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Elon Musk calls for ban on use of killer robots


Group of robotics and AI researchers warn that robotic weapons could usher in the “third revolution in warfare.”
Elon Musk, along with a group of prominent robotics and AI experts, worry that use of autonomous weapons could usher in a new era of warfare.
Elon Musk is joining a group of prominent robotics and artificial intelligence researchers in calling on the UN to prohibit development and use of robotic weapons.
The CEO on Tesla Motors and SpaceX joined 116 specialists from 26 countries warned in a letter that the use of autonomous weapons could usher in the “third revolution in warfare, ” The Guardian reported Sunday. The UN recently voted to begin formal discussions on such weapons, including drones, tanks and automated machine guns.
“Once developed, lethal autonomous weapons will permit armed conflict to be fought at a scale greater than ever, and at timescales faster than humans can comprehend, ” the letter warns. “These can be weapons of terror, weapons that despots and terrorists use against innocent populations, and weapons hacked to behave in undesirable ways.
“We do not have long to act. Once this Pandora’s box is opened, it will be hard to close.”
Research in AI, a term used for the ability of a machine, computer or system to exhibit humanlike intelligence, has been dominated lately by large tech companies such as Google and Facebook. One application of particular interest is autonomous weapons, including unmanned planes, missile defense systems and sentry robots.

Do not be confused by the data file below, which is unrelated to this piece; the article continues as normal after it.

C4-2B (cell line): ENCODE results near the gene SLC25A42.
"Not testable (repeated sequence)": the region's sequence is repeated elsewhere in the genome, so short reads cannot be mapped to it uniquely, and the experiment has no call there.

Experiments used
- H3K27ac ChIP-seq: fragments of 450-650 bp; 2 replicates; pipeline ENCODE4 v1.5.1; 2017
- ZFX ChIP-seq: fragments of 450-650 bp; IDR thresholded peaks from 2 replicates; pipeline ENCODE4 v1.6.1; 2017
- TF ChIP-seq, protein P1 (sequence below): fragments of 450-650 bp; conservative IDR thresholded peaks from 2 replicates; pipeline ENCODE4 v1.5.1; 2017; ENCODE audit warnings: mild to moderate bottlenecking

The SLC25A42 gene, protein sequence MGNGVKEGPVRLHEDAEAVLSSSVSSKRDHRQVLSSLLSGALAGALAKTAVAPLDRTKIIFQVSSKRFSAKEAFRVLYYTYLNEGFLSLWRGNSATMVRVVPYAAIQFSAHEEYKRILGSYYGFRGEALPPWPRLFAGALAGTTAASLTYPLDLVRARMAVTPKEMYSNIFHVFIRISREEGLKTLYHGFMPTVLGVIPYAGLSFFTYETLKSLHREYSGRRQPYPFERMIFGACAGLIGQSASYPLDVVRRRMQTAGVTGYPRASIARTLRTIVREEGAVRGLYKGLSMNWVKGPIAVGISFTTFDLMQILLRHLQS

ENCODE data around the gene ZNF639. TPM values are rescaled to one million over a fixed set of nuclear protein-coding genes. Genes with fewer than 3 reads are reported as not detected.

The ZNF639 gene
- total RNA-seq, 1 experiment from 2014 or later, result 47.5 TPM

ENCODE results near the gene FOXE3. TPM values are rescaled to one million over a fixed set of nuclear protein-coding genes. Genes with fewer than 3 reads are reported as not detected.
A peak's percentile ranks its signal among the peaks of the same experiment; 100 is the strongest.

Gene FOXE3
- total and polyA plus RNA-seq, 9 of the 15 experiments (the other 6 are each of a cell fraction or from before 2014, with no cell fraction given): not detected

Musk may be a techno-optimist when it comes to solar power, space exploration and electric cars, but he continues to express his concerns that superintelligent machines might one day pose a threat to human existence.
Though many futurists envision a more human-beneficial application of AI, Musk has voiced his apprehensions on several occasions. In 2014, Musk told CNBC that he worries that — unrestrained — AI could breed an uncontrollable threat to humans like that depicted in the 1984 movie “The Terminator.”
Tesla didn’t immediate respond to a request for comment.
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